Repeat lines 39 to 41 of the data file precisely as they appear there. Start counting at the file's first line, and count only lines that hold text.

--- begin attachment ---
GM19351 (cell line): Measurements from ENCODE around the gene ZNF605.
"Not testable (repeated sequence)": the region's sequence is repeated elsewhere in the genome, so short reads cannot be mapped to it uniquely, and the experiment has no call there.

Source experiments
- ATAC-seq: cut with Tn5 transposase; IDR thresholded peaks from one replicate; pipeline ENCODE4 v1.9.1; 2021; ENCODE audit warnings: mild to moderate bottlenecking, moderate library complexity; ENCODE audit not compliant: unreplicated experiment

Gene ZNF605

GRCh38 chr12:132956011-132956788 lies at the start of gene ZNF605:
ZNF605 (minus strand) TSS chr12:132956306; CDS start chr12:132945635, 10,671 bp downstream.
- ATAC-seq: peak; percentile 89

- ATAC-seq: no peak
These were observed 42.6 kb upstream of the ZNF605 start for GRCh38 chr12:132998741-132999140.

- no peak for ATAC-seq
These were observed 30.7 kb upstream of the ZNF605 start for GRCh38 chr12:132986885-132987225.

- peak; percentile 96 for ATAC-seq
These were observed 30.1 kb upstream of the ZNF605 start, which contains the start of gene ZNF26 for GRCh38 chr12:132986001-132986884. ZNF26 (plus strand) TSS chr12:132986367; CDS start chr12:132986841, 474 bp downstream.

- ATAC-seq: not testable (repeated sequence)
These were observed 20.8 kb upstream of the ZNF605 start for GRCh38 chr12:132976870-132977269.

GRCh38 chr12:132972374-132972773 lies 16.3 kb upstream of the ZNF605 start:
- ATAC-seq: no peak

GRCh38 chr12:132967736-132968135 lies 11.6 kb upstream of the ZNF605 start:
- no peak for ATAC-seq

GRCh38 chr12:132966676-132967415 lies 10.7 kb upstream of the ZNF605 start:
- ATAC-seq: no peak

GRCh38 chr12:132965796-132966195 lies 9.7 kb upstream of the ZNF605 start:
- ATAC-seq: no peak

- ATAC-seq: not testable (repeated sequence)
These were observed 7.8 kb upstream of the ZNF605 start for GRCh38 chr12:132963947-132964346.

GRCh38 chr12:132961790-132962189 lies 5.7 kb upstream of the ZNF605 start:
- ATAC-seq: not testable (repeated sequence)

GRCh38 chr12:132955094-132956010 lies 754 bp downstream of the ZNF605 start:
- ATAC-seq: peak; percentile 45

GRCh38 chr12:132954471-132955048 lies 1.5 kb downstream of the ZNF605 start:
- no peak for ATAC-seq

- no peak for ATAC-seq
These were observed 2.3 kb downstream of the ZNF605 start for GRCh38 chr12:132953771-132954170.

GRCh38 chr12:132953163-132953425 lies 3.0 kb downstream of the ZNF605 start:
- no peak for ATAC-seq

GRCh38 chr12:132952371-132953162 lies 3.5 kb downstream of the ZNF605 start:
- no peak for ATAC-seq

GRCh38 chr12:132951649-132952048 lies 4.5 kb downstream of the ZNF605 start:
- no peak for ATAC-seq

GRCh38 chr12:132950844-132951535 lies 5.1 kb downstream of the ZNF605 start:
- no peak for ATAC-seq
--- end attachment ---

GRCh38 chr12:132951649-132952048 lies 4.5 kb downstream of the ZNF605 start:
- no peak for ATAC-seq

GRCh38 chr12:132950844-132951535 lies 5.1 kb downstream of the ZNF605 start: